READ.. . gweenie Why are railroad tracks the width they are? Prepare to be mindblown... Railroad tracks. The US standard railroad gauge (distance between the ra thomas the Tank Engine
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Why are railroad tracks
the width they are?
Prepare to be
Railroad tracks.
The US standard railroad gauge (distance between the
rails) is 4 feet, 8. 5 inches. That' s an exceedingly odd
Why was that gauge used? Because that' s the way they built
them in England, and English expatriates designed the US
Why did the English build them like that? Because the tint
rail lines were built by the same people who built the pre-
railroad tramways, and that' s the gauge they used.
Why did 'they' use that gauge then? Because the people who
built the tramways used the same jigs and tools that they
had used for building wagons, which used that wheel
Why did the wagons have that particular odd wheel spacing? Well, if
they tried to use any other spacing, the wagon wheels would break on
some of the old, long distance roads in England, because that' s the
spacing of the wheel ruts.
So who built those old rutted roads? Imperial Rome
built the first long distance roads in Europe (including
England ) for their legions. Those roads have been used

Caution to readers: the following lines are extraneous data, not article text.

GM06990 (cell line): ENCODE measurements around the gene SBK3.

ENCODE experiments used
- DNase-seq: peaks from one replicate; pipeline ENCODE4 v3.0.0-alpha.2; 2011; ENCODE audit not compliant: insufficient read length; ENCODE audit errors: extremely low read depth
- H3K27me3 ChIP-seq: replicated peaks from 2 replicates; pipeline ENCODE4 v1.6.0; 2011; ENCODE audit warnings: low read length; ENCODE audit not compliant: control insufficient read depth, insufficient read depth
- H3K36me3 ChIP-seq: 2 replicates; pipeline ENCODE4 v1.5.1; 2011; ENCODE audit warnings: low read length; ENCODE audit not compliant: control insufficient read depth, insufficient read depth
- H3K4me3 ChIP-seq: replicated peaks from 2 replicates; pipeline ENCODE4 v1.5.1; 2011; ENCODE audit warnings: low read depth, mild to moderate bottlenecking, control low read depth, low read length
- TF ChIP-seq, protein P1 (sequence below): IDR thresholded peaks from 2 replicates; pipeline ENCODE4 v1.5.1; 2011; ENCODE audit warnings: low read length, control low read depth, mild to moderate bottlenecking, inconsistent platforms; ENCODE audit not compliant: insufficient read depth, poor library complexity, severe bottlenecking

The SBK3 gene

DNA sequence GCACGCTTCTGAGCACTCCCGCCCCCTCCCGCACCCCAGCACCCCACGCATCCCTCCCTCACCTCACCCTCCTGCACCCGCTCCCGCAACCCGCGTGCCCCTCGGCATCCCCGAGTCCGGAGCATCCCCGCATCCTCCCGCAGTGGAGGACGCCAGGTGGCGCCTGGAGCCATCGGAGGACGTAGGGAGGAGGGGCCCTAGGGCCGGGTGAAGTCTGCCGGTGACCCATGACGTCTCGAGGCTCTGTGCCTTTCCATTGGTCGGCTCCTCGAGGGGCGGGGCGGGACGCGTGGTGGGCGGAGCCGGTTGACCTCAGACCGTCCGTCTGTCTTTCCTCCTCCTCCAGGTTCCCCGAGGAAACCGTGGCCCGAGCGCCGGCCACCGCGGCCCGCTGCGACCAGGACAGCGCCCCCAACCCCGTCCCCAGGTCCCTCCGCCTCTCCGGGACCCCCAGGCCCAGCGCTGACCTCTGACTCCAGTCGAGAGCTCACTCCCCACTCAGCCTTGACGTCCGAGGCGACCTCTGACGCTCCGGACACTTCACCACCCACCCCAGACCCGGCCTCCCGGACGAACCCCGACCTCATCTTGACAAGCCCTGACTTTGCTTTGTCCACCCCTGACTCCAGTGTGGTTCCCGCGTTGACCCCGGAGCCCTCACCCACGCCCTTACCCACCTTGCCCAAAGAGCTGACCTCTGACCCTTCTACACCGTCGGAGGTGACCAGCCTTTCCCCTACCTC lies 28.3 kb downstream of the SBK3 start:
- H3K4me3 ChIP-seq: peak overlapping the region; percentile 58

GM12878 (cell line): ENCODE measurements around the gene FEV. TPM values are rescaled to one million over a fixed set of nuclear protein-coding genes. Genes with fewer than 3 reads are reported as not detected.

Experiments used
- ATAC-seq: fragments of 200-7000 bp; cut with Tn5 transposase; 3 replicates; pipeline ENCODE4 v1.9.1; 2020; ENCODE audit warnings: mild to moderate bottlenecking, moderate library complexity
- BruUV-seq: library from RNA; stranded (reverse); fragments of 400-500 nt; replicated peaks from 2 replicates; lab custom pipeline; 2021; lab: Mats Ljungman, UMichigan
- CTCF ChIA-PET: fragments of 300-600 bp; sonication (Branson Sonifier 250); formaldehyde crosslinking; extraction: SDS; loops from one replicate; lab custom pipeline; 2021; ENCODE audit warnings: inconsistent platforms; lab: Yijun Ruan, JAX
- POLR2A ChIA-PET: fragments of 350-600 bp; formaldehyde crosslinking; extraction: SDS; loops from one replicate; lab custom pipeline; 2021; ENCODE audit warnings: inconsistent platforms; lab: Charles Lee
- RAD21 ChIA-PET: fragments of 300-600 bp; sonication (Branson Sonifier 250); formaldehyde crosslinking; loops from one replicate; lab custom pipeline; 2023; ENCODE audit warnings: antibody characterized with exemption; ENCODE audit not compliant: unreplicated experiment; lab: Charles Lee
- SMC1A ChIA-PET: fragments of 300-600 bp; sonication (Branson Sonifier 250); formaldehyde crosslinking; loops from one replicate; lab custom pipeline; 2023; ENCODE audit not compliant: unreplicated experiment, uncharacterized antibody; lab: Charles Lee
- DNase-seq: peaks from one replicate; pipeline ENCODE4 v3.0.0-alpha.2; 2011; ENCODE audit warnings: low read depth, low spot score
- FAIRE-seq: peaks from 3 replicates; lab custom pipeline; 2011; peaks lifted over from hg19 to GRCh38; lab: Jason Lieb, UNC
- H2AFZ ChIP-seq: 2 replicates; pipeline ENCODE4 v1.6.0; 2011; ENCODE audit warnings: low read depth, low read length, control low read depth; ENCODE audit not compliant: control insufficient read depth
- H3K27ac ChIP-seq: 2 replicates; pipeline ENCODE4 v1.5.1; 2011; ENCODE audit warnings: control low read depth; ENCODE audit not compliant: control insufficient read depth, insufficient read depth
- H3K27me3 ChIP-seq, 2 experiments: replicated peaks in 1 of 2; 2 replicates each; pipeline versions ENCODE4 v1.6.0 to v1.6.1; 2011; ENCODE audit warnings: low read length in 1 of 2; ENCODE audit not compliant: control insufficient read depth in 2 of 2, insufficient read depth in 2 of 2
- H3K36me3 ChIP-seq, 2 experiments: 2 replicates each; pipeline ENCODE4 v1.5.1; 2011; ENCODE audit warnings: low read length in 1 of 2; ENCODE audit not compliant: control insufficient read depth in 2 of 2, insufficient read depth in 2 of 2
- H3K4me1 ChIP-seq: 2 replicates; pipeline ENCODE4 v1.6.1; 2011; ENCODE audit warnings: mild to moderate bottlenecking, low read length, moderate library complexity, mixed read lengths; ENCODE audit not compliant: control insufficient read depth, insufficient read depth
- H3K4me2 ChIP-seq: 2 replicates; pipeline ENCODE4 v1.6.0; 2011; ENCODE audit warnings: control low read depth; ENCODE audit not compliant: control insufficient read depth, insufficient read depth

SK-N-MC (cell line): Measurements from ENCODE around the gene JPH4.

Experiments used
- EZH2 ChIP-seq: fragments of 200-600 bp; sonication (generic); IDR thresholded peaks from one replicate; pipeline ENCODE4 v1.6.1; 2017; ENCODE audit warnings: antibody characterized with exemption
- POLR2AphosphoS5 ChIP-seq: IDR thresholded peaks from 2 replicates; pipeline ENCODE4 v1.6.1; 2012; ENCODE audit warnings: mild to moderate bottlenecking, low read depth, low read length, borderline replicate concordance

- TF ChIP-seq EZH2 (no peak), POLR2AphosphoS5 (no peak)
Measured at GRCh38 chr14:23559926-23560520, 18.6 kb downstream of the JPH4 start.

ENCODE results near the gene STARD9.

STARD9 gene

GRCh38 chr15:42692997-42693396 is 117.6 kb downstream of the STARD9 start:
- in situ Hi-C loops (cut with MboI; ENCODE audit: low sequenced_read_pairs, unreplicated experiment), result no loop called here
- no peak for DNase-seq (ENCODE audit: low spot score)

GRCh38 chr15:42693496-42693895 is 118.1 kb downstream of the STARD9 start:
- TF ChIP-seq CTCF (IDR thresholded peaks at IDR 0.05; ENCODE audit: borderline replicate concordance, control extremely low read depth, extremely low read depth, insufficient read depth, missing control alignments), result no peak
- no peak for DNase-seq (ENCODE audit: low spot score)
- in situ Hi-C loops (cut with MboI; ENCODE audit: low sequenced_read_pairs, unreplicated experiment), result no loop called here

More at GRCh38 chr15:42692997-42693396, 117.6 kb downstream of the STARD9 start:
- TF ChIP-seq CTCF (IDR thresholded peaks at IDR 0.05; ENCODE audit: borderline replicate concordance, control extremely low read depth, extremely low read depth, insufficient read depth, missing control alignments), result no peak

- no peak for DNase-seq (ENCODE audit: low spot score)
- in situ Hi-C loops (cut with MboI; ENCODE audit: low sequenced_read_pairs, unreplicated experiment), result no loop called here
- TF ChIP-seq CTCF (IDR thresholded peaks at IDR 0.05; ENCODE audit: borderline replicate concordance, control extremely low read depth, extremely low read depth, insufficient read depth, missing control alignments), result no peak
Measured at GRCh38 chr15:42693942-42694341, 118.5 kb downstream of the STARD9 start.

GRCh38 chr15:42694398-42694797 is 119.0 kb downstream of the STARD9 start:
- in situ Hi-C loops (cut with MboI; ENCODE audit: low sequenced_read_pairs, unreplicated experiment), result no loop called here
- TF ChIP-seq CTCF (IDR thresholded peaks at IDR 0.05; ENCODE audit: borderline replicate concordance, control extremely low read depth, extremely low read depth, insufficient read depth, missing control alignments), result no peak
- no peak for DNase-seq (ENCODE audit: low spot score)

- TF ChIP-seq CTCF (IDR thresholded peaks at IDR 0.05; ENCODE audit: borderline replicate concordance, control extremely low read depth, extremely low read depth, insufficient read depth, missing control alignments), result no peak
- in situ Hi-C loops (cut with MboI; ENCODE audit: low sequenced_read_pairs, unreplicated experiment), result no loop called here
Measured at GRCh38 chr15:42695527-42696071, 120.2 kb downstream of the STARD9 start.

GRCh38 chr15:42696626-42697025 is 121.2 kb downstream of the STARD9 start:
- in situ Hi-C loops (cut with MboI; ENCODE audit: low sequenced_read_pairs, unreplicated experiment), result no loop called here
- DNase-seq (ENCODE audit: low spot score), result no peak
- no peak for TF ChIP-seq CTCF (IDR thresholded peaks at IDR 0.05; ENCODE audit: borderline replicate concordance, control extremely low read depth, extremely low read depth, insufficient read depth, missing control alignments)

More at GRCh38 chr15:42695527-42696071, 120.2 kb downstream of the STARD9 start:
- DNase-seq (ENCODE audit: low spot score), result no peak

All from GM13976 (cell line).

ever since.
And the rum in the roads? Roman war chariots formed
the initial rum, which everyone else had to match for fear
of destroying their wagon wheels.
Since the chariots were made for Imperial Rome, they
were all alike in the matter of wheel spacing. Therefore
the United States standard railroad gauge of 4 feet, 8. 5
inches is derived from the original specifications for an
Imperial Roman war chariot.
I know, I know fellow Ters, you' re prob thinkin what
horse' s ass came up with this. You' re exactly right.
Imperial Roman army chariots were made just wide
enough to accommodate the rear ends of two war
horses. (Two horses' asses.)
Now, the twist to the story:
When you see a Space Shuttle sitting on its launch pad, there are
two big booster rockets attached to the sides of the main fuel tank.
These are solid rocket boosters, or . The are made by
Thickos at their factory in Utah
The engineers who designed the would have preferred
to make them a hit fatter, but the had to be shipped by
train from the factory to the launch site. The railroad line
from the factory happens to run through a tunnel in the
mountains, and the had to lit through that tunnel. The
tunnel is slightly wider than the railroad track, and the
railroad track, as you now know, is about as wide as two
horses‘ asses.
So, a major Space Shuttle design feature of what is
arguably the world' s most advanced transportation
system was determined over two thousand years ago
by the width of a horse' s ass. And you thought being
a horse' s ass wasn' t important?
Reconsider next time you call someone an ass, ass.
Views: 39979 Submitted: 11/08/2010